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24 - 28 April and 30 April – 3 May 2017

This section covers 280k from Livorno on the Italian west coast to San Marino close to the east coast (see separate section for San Marino) and afterwards 425k from San Marino past Garda Lake to Trento. My use of regions is arbitrary - I choose to call it Central Europe from Trento because it’s the “border town” to South Tirol.

Itinerary and weather

Sonia was also on the ferry, so we talked things over. She didn’t like to bike alone and even though I appreciated my newly-gained freedom, I felt bad leaving her in Livorno, so she came along to San Marino. From Livorno, it was more or less a straight north eastern ride to San Marino. We took some smaller roads to get out of Livorno, but from Cascina we stayed on often busy main road SS67 to San Francesco east of Florence – an easy flattish ride through Tuscany’s countryside with its many fields, rivers, towns and villages. The initial idea was to avoid Florence, but I needed a bike shop to fix my broken rear wheel bearings. Unfortunately, we got there on a holiday where everything was closed, but at least riding in and out of the city was easy, because there was very little traffic. Now that we were there anyway, we did a bit of sightseeing amongst other Ponte Vecchio (oldest bridge across Arno River and the only bridge that survived WWII), Piazza della Signoria and Piazza del Duomo with the impressive cathedral. It was overcast and the centre was packed with people (very stressful), so we only spent a few hours before having lunch by the river and continuing east. We could have stayed on SS67 going northeast around the mountains, but we preferred the straight eastern quiet, lush and secluded mountain roads. It was a bit crazy venturing into the mountains with completely crushed bearings, but we chanced it and took SR70 to Poppi followed by SR71 to Sarsina and SP28 to San Marino. The weather constantly changed from sunny to overcast and rainy but always very windy – according to the locals, unusually bad for this time of year, though that has been a common story most places I have biked on this trip. The bad weather mattered less in the countryside, but over the mountains it could have been nice with some better weather – at least for the views.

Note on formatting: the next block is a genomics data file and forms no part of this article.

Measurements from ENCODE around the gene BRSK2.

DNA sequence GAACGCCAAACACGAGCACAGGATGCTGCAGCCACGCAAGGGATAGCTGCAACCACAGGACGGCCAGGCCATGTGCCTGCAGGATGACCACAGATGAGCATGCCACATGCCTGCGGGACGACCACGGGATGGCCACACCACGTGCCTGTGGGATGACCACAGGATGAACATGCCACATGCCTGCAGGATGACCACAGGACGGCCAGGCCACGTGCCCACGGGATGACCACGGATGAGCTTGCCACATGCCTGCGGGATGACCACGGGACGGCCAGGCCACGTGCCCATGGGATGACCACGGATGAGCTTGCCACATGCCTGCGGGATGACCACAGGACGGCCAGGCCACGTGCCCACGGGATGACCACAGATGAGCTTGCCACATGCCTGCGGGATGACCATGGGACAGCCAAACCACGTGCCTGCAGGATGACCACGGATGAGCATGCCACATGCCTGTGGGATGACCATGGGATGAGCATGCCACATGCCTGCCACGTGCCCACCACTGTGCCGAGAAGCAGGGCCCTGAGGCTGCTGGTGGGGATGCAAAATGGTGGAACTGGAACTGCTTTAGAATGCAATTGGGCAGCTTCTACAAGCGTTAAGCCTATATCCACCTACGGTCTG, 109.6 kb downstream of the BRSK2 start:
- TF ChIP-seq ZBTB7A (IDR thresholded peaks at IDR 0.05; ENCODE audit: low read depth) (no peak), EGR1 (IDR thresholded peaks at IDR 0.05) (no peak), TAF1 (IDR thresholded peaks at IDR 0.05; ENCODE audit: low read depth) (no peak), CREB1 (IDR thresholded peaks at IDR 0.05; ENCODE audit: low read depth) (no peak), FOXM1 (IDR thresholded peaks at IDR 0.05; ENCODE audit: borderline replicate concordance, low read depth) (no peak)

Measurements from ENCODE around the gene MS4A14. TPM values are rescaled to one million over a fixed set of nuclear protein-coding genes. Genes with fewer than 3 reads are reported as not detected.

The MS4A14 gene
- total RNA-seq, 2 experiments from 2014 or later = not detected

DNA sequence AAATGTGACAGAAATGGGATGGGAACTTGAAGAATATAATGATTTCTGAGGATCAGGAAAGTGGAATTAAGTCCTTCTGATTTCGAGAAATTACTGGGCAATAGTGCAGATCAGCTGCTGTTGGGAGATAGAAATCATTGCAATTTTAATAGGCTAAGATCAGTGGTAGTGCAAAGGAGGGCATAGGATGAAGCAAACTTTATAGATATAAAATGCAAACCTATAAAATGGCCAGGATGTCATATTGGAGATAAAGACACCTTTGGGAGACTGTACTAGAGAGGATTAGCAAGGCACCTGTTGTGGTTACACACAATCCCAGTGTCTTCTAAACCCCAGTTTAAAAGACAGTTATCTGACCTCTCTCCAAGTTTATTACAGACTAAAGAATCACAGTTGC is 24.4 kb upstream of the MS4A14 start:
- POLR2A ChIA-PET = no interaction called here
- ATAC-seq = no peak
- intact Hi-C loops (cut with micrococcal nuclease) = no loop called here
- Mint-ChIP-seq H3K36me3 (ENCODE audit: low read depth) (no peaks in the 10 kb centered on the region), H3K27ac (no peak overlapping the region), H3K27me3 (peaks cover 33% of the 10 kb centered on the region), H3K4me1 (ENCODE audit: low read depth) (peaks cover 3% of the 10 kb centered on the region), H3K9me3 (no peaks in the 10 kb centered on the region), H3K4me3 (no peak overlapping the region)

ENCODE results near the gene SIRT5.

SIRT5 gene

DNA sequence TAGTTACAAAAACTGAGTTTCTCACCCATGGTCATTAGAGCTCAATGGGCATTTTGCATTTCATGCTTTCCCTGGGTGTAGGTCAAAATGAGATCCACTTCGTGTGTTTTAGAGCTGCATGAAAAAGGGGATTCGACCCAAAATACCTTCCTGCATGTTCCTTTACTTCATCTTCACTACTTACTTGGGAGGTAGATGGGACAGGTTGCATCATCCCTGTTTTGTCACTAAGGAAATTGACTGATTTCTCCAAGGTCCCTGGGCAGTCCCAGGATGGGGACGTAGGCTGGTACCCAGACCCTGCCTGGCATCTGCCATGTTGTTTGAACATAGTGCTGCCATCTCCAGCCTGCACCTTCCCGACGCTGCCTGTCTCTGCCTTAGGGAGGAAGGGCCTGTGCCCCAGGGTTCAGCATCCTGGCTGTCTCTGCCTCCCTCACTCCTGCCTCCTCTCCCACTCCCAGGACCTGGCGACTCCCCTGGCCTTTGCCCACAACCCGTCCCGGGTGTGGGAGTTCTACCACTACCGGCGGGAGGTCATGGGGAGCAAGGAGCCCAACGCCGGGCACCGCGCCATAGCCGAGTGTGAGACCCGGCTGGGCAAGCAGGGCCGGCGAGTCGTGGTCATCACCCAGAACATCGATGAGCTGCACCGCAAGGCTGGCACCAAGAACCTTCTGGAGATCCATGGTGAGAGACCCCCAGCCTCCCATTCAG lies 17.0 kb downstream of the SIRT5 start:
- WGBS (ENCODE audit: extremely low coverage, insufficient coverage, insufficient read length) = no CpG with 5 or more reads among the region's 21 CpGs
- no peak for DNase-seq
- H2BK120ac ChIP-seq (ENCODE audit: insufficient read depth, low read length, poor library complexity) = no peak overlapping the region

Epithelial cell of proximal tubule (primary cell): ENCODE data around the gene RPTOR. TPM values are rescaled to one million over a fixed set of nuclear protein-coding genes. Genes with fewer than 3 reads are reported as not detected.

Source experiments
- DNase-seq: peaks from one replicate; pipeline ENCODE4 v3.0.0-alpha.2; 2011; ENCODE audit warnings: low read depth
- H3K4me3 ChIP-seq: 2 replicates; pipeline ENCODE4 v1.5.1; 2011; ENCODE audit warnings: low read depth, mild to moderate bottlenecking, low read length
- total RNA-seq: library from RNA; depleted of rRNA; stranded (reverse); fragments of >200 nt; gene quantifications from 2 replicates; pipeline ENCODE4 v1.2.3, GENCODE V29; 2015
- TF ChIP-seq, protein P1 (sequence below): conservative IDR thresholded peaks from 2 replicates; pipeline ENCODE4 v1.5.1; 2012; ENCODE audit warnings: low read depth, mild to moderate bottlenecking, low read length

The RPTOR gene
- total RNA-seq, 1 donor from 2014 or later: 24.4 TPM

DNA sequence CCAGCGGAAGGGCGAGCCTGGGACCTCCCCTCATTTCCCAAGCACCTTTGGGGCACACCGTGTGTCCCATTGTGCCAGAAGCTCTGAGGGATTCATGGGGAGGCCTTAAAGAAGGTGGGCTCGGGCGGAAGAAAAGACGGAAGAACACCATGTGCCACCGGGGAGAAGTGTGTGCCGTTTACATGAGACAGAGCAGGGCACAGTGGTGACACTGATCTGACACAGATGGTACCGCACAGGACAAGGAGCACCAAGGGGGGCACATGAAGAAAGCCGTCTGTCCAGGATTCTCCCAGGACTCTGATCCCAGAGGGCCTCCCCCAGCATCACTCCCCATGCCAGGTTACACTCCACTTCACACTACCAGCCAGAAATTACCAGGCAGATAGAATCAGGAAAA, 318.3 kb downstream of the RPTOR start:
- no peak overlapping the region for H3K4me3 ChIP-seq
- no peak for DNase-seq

After San Marino, Sonia and I split up. She went south to Ancona to take a ferry back to Greece, while I went north along the coast to Chioggia. I took SS16, however, even though a main road I couldn't ride it all the way, so I spent much time navigating small roads through endless towns - this was especially annoying because it was Sunday and 10,000s of people were on their way home after a day on the beach creating countless traffic jams. After Ravenna, I took SS309 through a huge nature reserve. There was very little traffic, so I assumed Italians were more keen to spend the holiday on the beach than in the forest and wetlands. Both days I had a crazy NE/E head/sidewind creating sandlight and the second afternoon hours of heavy rain after a beautiful sunny morning.

From Chioggia, I rode west to Garda Lake on SR104, SR10 and SR249 through more countryside and passing a couple of beautiful medieval fortress-towns. I did Garda Lake in a day, riding up the eastern shore – the south eastern and north eastern corners were very touristic and crowded despite off-season and bad weather. Fortunately, the “middle section” was pleasantly quiet – maybe because there were only a few small towns or maybe because it was overcast and rainy until early afternoon. As the weather improved, so did the views of the lake against the backdrop of the snow-capped mountains. I wanted to bike straight north up into the mountains but the unreliable (bad) weather and low-lying snow made me ride up the valley to Trento (and later Bolzano and Merano). On recommendation, I rode the bike path, but it was much steeper than the road, worse quality, narrow, no right-of-way and poorly signposted – so I was quickly back on the main road.